Dreams of living in an Islamic caliphate or dying as martyrs dashed, many ex-jihadi fighters from Europe now face the death penalty. Will the EU campaign to save citizens who reject its values? DW’s Teri Schultz reports.
“Kill lists” didn’t eradicate them on the battlefield and local judicial systems won’t resolve the dilemma created for the European Union by citizens who joined Islamic State and now are detained by the Iraqi government or Syrian militia groups. Most EU governments, some of which openly admit targeting their nationals with airstrikes, have no intention of bringing home almost anyone over the age of 10.
Having helped the Iraqi government push IS out of its territory, many EU leaders are relieved to hand over responsibility for holding and prosecuting the jihadis and their followers to the Iraqi judicial system. But Iraq says the death penalty is a likely sentence for those found to have been active fighters or even in key support roles. Vocal against capital punishment everywhere else in the world — even when former Iraqi strongman Saddam Hussein was sentenced to die — the EU has been virtually silent on its own citizens’ fates.
EU ‘outsourcing’ jihadi executions?
Pieter van Ostaeyen, a Belgian expert on jihad movements, elaborated on the EU’s dilemma regarding the detainees. “Are we outsourcing their executions to Iraq? That’s a moral issue,” he told DW. “But then of course we have to face the fact that these guys who have been captured and would return do have to fit in again in our society and what are we going to do with them?”
Belgian Foreign Minister Didier Reynders told DW his government will react if and when its citizens begin receiving death sentences.
“We are very active in trying to have abolition of the death penalty everywhere in the world,” Reynders emphasized. “Of course we will let justice in Iraq — and maybe later if it’s possible to have justice in Syria — do their job.”
He insisted, however, that “in the end we will ask” authorities not to execute any of the convicted.
One German woman has in fact already been sentenced to hang by an Iraqi court for “offering logistic support and helping the terrorist group to carry out criminal acts,” and “taking part in attacks against security forces.” She admitted traveling to IS territory and marrying off her two daughters to IS fighters. While her case can be appealed, there’s no obvious protest movement on her behalf.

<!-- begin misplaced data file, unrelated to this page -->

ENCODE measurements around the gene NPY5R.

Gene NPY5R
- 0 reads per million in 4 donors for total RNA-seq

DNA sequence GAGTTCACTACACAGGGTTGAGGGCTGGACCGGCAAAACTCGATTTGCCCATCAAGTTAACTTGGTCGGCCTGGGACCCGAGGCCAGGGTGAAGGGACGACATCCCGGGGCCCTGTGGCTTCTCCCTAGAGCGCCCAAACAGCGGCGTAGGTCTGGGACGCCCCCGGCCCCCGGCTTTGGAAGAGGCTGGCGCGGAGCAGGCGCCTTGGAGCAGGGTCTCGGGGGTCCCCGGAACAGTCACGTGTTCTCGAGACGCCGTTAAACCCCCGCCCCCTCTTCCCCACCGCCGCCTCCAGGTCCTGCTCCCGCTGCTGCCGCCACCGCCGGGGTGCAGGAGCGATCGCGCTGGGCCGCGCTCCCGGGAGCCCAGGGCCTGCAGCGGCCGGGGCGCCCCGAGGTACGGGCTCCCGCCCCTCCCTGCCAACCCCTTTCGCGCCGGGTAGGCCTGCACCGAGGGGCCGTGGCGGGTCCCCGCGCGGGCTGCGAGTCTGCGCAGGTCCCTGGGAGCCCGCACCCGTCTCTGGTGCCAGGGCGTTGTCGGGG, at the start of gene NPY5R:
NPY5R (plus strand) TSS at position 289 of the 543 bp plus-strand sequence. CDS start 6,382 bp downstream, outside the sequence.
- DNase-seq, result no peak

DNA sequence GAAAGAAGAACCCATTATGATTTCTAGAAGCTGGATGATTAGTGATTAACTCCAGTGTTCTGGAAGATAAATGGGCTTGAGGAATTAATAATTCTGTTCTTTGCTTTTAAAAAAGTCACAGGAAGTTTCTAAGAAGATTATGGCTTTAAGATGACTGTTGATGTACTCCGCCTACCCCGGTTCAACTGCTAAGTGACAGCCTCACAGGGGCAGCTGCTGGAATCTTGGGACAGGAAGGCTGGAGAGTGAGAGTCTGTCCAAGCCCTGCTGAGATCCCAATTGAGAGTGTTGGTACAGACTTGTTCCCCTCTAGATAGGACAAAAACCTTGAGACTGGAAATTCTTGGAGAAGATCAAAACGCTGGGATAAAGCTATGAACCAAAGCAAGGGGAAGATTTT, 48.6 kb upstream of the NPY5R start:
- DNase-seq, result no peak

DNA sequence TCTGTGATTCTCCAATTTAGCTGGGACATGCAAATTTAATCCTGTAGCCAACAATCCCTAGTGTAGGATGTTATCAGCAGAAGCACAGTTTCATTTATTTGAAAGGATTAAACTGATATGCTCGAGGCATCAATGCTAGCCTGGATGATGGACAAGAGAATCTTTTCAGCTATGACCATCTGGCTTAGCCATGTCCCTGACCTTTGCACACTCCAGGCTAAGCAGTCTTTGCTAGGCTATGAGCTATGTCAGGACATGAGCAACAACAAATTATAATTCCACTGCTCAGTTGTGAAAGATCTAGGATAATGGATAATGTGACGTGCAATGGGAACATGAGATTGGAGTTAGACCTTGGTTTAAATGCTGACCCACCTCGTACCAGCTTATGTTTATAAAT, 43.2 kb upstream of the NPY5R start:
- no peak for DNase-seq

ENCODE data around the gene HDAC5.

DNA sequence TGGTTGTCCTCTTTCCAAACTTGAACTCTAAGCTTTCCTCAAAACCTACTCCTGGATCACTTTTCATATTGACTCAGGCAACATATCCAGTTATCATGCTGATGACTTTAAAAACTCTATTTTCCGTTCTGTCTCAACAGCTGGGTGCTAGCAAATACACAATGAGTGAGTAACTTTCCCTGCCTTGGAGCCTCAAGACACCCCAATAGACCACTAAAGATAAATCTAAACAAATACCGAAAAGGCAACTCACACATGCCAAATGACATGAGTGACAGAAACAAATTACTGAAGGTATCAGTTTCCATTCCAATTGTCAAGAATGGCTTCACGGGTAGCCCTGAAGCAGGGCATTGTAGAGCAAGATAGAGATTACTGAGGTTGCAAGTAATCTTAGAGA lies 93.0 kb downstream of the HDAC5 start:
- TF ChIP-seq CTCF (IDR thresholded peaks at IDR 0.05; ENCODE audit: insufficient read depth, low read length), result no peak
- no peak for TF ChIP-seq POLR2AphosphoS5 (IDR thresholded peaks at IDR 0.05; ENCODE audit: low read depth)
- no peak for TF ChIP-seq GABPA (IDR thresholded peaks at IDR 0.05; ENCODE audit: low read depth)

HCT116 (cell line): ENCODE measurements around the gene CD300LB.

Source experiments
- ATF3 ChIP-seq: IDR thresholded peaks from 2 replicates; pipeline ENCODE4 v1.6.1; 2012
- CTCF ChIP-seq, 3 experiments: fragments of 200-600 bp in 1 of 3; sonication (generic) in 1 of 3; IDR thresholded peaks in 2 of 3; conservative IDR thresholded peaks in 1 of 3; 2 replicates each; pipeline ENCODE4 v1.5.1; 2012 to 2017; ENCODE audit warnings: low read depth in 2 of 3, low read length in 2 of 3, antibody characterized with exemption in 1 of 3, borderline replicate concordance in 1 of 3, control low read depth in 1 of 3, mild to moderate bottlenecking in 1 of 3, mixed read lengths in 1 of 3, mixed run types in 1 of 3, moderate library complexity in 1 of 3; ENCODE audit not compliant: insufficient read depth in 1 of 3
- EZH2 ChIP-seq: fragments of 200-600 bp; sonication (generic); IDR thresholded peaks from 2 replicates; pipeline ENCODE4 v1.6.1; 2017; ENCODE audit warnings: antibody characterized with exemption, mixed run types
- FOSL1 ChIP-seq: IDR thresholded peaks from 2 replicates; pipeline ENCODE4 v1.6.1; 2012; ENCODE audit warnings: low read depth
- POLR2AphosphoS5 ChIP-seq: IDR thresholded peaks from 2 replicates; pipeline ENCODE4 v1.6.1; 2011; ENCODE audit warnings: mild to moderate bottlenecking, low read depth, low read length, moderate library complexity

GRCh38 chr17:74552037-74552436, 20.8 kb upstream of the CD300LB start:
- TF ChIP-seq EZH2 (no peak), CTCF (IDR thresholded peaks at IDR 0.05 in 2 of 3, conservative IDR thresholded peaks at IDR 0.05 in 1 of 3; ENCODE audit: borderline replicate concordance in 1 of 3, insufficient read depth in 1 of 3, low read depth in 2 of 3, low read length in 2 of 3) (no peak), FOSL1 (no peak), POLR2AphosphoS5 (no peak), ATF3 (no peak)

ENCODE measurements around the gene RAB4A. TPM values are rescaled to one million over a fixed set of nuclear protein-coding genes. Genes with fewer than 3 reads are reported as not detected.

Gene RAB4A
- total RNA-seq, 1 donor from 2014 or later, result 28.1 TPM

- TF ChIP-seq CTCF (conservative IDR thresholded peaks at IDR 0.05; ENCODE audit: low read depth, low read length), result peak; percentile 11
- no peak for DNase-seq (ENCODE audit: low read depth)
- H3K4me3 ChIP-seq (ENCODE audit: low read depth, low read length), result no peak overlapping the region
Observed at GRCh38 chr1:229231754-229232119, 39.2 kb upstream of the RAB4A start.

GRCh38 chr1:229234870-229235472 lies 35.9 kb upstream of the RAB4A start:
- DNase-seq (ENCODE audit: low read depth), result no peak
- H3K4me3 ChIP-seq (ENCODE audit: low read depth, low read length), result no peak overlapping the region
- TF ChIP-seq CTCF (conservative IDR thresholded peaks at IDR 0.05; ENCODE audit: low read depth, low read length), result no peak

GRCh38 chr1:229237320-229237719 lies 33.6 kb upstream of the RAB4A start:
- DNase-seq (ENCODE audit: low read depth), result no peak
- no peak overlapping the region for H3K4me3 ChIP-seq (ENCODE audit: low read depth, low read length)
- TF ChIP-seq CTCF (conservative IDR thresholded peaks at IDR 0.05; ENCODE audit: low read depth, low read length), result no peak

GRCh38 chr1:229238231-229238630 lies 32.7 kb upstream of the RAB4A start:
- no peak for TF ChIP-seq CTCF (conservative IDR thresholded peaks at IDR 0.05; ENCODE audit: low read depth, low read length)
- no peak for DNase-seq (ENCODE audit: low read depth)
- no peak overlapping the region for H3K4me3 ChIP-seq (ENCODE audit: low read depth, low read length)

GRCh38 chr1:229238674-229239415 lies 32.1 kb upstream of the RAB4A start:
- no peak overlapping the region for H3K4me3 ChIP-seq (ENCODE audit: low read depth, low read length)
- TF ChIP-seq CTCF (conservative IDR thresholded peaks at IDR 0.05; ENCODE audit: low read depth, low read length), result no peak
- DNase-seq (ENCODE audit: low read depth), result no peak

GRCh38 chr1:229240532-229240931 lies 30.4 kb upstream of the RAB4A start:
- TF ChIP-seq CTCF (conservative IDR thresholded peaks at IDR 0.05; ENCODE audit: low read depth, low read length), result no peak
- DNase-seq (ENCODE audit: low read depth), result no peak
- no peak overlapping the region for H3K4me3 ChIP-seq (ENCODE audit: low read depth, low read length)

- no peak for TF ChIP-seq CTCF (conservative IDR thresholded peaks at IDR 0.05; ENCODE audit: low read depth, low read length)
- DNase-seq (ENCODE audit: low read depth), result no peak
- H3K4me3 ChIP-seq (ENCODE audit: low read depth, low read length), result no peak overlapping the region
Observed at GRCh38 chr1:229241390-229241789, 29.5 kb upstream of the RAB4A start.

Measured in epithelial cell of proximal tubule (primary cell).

Syrian Kurds pressing EU to repatriate
In Syria the situation is much more complicated. Different factions in northern Syria are running detention camps and while some Kurdish groups have held basic trials, they don’t have the long-term means to effectively secure the hardcore fighters nor to sustain the families and other followers who have also been rounded up.
Some of the Kurdish actors — along with their US backers — are pressing EU governments to take back their citizens.
“It’s a very uncomfortable situation for European governments,” explained terrorism researcher Thomas Renard of the Egmont Institute. “There is this fear that at some point the Kurds will increase the pressure” and use the prisoners as leverage for a political goal, will simply liberate them or will send them somewhere else, potentially home.
No double jeopardy
But Renard also mentioned a dilemma the EU causes itself by subcontracting the justice process: sentences that are too light. He explained that a French woman was convicted in Iraq for terrorism offenses, but sentenced to only a few months of prison and then freed to return to Europe.
Renard notes she cannot be prosecuted again because she has already paid for her crime. “It’s a challenge for the European authorities,” he said. “If we decide to let the Iraqi authorities in the lead then … we should also recognize and accept the sentences that will be decided which in some cases may not please us.” He added that there are only “least worst options” to be considered here, not “good” ones.
German diplomats reportedly have intervened with Baghdad in the case of German teenager Linda W., who has been sentenced to prison in Iraq for being an “Islamic State bride” but at age 17, is too young for Iraq’s death penalty. She says she wants to come home. Most governments are putting in place policies to bring back children — but primarily those under 10 who have less indoctrination and a better chance of reintegration.
Two Belgian women also are begging for repatriation. Convicted of IS collaboration in absentia in an Antwerp court earlier this month, a Belgian journalist found them in a Syrian detention camp where they pleaded to serve those sentences in Belgium, so that their children can go to school. Belgian Justice Minister Koen Geens’ office did not respond to repeated requests for comment on how this case will be handled.
Human Rights Watch’s Nadim Houry is challenging the EU to seize this opportunity to promote its decades-long campaign to abolish the death penalty. “This is a key moment for the European Union,” he told DW. “Avoiding this topic now with Iraq would send a dangerous message about their goals and would set back the effort to abolish the death penalty in different parts of the world.”
Houry said the people who are really being forgotten in this debate are the victims of IS’ terrorist attacks. Ensuring a fair judicial process and punishment without execution is essential, Houry said, “not just for suspects’ rights but also for justice for the victims and reconciliation in parts of Iraq.” He urged Europe to ensure that the justice component is not completely neglected, “which right now,” Houry underscored, “it is.”